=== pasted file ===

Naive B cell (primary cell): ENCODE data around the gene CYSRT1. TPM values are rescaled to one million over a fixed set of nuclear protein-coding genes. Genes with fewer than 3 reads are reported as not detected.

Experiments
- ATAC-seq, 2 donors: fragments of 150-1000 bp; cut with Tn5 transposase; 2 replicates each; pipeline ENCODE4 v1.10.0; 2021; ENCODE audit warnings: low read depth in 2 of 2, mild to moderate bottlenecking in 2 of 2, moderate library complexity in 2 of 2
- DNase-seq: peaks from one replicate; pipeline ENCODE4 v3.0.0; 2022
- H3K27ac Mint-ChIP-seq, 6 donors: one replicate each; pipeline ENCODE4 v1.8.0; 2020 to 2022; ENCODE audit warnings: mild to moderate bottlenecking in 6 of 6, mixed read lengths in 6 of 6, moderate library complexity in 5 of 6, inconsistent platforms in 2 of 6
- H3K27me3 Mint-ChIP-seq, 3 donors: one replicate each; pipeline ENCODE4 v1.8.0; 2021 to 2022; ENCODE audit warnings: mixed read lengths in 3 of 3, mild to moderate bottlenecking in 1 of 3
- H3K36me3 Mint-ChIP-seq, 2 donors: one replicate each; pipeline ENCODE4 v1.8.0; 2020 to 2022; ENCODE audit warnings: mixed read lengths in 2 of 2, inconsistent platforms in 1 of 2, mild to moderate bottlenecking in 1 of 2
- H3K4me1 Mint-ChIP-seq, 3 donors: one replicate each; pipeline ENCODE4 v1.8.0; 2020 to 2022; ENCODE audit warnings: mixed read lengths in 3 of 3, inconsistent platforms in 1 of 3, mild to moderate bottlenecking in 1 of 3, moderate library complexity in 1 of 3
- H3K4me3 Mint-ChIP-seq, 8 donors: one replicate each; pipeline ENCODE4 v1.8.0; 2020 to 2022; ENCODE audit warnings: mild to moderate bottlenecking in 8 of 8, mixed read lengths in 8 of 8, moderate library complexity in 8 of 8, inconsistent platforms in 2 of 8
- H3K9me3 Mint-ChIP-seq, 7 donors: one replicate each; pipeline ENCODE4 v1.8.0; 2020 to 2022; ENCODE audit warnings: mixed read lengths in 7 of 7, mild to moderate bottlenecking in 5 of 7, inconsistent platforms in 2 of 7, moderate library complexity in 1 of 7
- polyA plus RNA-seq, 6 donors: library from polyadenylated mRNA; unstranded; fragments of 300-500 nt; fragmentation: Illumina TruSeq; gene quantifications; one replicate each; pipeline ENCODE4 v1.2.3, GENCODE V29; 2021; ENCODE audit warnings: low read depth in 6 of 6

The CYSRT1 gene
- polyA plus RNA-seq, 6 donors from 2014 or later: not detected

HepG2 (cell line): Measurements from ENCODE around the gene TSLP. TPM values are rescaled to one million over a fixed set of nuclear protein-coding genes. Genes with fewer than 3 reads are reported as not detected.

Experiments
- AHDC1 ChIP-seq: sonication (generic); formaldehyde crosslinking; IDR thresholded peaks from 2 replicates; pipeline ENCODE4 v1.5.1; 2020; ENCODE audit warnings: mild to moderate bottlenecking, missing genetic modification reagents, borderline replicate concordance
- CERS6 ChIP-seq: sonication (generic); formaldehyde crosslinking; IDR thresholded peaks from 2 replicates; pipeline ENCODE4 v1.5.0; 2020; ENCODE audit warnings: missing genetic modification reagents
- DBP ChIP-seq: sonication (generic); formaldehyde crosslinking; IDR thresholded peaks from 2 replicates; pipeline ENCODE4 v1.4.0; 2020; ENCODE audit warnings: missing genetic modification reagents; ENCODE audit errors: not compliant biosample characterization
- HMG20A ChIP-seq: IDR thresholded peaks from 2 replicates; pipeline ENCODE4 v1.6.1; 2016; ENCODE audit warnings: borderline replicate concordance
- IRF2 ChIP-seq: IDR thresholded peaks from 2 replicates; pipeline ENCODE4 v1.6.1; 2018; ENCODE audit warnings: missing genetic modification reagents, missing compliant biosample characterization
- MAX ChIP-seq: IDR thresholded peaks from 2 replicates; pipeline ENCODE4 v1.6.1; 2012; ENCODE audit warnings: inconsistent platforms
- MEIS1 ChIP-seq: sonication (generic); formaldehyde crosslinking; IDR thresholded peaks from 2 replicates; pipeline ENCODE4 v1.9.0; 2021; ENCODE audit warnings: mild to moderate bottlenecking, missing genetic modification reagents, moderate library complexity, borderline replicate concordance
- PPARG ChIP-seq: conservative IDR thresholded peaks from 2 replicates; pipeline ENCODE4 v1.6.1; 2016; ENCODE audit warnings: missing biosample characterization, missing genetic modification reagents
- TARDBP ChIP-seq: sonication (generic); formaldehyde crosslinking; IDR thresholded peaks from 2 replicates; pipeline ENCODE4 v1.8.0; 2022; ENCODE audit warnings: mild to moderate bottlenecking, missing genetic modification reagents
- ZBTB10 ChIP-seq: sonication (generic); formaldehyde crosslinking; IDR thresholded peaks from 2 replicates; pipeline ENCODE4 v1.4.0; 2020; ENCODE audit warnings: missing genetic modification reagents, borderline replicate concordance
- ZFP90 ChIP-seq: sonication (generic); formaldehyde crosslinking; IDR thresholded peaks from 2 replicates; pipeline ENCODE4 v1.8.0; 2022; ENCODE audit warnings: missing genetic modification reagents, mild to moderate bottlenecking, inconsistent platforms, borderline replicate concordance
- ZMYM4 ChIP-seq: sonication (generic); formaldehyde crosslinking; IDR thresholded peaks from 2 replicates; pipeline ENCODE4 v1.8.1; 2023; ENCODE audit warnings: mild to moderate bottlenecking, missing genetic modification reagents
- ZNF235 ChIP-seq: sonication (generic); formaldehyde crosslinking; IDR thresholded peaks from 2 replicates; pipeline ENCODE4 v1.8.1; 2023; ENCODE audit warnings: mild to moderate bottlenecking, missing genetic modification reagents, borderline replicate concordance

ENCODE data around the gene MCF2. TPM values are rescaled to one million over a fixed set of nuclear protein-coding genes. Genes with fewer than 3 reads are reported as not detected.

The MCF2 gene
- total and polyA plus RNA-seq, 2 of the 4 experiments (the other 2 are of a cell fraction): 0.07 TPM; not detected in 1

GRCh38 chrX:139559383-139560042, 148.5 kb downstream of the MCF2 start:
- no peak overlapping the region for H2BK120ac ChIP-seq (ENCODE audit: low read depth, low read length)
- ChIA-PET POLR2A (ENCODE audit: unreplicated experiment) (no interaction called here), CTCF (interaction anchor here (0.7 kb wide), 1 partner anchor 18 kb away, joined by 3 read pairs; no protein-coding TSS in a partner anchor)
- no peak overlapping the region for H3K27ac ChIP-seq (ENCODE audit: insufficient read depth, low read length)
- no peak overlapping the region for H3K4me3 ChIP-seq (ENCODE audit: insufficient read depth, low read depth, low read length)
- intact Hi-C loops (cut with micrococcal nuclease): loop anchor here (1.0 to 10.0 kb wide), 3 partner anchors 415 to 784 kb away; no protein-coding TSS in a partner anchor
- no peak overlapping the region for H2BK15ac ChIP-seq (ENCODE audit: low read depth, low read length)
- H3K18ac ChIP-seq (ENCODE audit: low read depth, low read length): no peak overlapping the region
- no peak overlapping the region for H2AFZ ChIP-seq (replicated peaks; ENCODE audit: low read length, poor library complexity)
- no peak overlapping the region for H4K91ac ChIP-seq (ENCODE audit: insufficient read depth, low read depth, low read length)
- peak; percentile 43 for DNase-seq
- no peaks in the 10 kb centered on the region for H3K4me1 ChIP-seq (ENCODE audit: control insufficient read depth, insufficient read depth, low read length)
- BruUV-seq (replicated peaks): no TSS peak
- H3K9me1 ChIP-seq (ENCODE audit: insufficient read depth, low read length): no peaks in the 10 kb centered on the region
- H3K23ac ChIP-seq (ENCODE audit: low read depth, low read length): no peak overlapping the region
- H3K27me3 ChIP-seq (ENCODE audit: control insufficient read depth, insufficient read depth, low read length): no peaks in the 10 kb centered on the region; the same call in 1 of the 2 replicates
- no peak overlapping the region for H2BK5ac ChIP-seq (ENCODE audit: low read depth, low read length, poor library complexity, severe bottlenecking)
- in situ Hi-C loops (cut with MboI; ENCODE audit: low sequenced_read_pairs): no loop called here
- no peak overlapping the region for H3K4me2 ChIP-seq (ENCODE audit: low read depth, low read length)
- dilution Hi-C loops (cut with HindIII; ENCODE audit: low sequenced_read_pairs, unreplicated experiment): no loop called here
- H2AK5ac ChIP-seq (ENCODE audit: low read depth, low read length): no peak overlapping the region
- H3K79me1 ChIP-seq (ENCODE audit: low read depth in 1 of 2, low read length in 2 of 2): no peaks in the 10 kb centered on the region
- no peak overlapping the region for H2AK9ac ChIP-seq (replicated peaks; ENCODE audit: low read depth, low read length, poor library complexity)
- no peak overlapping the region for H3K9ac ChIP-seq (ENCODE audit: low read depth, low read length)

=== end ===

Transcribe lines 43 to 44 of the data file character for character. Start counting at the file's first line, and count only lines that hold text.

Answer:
- no peaks in the 10 kb centered on the region for H3K4me1 ChIP-seq (ENCODE audit: control insufficient read depth, insufficient read depth, low read length)
- BruUV-seq (replicated peaks): no TSS peak